Exactly one hundred years ago to this day, 8th of October 1921, the death knell of a United Ireland sounded and Michael Collins knew he was signing his death warrant.

The announcement of the teams on both sides negotiating the Irish Treaty after a bloody War of Independence treaty was made showed what a terrible disadvantage the Irish side had.

On October 8th, 1921, The London Times reported that Michael Collins was up against the Prime Minister, David Lloyd George, Mr. Chamberlain, the Lord Chancellor, Mr. Churchill, Sir L Worthington Evans, Sir Hamar Greenwood and Sir Gordon Hewart, the Attorney-General, who would be a member when constitutional questions were under consideration.

Two prime ministers in effect were ready for Collins as well as top cabinet figures. Churchill, probably the wiliest British leader in history, was chosen to sort out the Irish who were missing their ultimate leader Eamon de Valera.

Collins and De Valera had a pact Collins thought. He would do war and De Valera would do politics. Not so, however.

The full Collins delegation, some like Collins just out of their military uniforms, were unskilled negotiators.

The Times noted: “Mr. Griffith, Mr. Collins (Minister of Finance), Mr. Barton (Minister for Economic Affairs), Mr. Gavan Duffy, and Mr. K J Duggan, chief liaison officer. Mr. Erskine Childers and Mr. Fininan Lynch will accompany them as secretaries to the delegation, and Mr. Desmond FitzGerald will act as Minister for Publicity.”

“Large numbers of Irish people in London are expected to assemble outside Euston station to welcome them. Two private houses have been taken for their accommodation during their stay.”

The British pols, lords, and nobles had been sorting out the future of colonies all over the world for centuries. Ireland would be just one more. They had little respect for their adversaries led by a 30-year-old Cork man, a great soldier and unskilled negotiator.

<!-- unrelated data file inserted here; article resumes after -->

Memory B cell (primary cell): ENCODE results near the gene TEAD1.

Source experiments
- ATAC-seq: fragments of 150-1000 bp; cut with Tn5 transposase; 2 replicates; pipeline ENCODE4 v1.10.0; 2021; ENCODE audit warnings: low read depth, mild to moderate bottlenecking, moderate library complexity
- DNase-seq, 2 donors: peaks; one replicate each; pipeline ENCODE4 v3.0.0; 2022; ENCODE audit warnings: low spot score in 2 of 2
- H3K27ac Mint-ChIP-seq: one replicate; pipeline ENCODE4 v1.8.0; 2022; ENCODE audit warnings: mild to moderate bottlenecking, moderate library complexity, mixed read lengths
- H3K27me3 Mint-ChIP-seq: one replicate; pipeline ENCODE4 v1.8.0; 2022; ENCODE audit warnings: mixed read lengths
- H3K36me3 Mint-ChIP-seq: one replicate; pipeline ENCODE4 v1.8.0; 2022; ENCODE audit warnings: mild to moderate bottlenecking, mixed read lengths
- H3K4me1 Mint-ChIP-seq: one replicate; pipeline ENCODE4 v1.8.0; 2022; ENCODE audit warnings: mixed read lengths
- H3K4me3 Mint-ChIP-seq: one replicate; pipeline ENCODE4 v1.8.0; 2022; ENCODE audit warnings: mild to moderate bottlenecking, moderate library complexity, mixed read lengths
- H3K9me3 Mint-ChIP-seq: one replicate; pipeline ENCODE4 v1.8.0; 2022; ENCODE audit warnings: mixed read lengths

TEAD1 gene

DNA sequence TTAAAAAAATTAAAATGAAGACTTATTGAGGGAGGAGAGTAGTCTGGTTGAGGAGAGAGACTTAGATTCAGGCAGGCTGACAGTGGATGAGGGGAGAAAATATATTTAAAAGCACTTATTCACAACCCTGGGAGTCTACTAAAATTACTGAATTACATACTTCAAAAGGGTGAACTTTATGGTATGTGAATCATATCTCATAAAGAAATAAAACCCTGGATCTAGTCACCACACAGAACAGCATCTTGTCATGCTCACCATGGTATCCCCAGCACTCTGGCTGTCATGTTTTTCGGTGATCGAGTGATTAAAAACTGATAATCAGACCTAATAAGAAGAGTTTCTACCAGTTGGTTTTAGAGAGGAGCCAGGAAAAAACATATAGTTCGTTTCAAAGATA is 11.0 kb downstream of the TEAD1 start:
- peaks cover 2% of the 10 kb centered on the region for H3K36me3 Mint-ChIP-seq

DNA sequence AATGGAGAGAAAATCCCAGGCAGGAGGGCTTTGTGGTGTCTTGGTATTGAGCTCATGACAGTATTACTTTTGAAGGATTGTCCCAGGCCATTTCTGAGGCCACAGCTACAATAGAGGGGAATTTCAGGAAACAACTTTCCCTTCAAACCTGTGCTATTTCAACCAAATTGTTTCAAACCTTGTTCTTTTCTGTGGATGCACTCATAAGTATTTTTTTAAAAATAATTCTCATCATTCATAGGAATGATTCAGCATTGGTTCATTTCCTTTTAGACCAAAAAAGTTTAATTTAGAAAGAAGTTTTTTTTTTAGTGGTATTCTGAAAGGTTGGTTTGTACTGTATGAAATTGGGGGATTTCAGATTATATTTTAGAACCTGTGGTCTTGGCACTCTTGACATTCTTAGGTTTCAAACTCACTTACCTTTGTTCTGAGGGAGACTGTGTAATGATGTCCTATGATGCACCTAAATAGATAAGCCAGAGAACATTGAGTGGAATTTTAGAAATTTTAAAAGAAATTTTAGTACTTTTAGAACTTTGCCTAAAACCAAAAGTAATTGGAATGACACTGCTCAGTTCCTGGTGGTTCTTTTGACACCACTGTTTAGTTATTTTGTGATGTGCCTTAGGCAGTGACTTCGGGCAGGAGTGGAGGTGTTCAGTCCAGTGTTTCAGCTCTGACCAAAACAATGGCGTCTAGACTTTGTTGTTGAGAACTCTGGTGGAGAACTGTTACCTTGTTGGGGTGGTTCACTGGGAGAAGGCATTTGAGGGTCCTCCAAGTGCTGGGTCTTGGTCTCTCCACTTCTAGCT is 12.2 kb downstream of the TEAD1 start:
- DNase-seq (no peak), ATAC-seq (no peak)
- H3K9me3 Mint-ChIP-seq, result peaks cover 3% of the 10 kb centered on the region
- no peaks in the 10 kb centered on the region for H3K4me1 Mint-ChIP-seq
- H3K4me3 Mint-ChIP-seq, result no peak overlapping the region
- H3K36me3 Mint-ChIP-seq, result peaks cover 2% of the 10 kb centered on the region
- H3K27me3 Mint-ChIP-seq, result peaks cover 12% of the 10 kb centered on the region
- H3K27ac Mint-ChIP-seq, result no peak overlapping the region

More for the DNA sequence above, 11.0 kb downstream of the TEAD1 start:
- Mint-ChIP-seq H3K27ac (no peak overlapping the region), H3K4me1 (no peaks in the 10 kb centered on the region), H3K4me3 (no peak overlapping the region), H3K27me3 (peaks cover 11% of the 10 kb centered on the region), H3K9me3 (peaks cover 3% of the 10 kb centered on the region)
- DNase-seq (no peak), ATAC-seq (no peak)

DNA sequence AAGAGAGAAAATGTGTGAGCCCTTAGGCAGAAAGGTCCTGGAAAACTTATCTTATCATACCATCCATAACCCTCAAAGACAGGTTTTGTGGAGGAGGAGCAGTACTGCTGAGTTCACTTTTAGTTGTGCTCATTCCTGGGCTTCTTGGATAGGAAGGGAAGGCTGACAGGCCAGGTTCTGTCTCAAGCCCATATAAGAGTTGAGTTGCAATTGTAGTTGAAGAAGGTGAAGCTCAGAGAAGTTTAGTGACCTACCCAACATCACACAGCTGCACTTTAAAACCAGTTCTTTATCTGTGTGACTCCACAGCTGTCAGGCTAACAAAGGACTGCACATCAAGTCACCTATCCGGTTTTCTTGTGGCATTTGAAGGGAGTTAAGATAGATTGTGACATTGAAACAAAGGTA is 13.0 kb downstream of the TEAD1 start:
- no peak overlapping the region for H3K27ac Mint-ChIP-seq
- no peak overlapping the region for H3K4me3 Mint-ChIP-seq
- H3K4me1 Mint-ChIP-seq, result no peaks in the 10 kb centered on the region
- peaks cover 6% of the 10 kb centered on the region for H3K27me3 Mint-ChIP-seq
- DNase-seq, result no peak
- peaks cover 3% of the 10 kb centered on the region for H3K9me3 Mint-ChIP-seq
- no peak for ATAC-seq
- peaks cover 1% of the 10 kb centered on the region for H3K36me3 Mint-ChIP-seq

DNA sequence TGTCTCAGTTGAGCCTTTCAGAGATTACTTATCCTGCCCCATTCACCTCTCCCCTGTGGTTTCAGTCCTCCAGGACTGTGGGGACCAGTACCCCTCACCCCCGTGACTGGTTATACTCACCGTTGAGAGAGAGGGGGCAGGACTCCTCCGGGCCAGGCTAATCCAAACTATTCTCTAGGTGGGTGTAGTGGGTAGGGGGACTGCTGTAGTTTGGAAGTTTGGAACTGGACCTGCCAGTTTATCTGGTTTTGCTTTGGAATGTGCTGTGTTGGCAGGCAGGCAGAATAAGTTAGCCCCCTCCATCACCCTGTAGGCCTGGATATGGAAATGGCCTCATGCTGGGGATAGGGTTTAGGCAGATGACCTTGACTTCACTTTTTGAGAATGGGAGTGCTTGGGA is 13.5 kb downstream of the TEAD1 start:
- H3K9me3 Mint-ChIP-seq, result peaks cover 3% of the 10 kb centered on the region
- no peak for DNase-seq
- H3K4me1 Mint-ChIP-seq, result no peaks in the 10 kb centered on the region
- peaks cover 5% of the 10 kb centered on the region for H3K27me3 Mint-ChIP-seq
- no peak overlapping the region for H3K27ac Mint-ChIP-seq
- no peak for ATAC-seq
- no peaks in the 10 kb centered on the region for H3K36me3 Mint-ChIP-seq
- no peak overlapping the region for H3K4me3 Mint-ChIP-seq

But making matters worse was the vicious sentiments of previous prime minister Bonar Law who threatened bloodshed if the British did got get their way

He knew the strength of the Unionist thugs behind him and their threats to fight loomed over the negotiations every day,

Collins knew there would be no going back to war. He himself had been the Scarlet Pimpernel but now they had pictures galore. Equally, the locations of local IRA leaders, arms dumps, etc. were now known to the enemy.

It was an impossible task. He knew De Valera hated him for his popularity and openness. Any slip and De Valera would crush him.

The crowds as predicted were massive both in Dublin and London as the Irish arrived. Many had tears in their eyes. Was it possible there would be a free Ireland? Collins was thinking the worst but knew he had to hope for the best, October 8th, 1921 was when they set out for London for their appointment with history. It would not go well.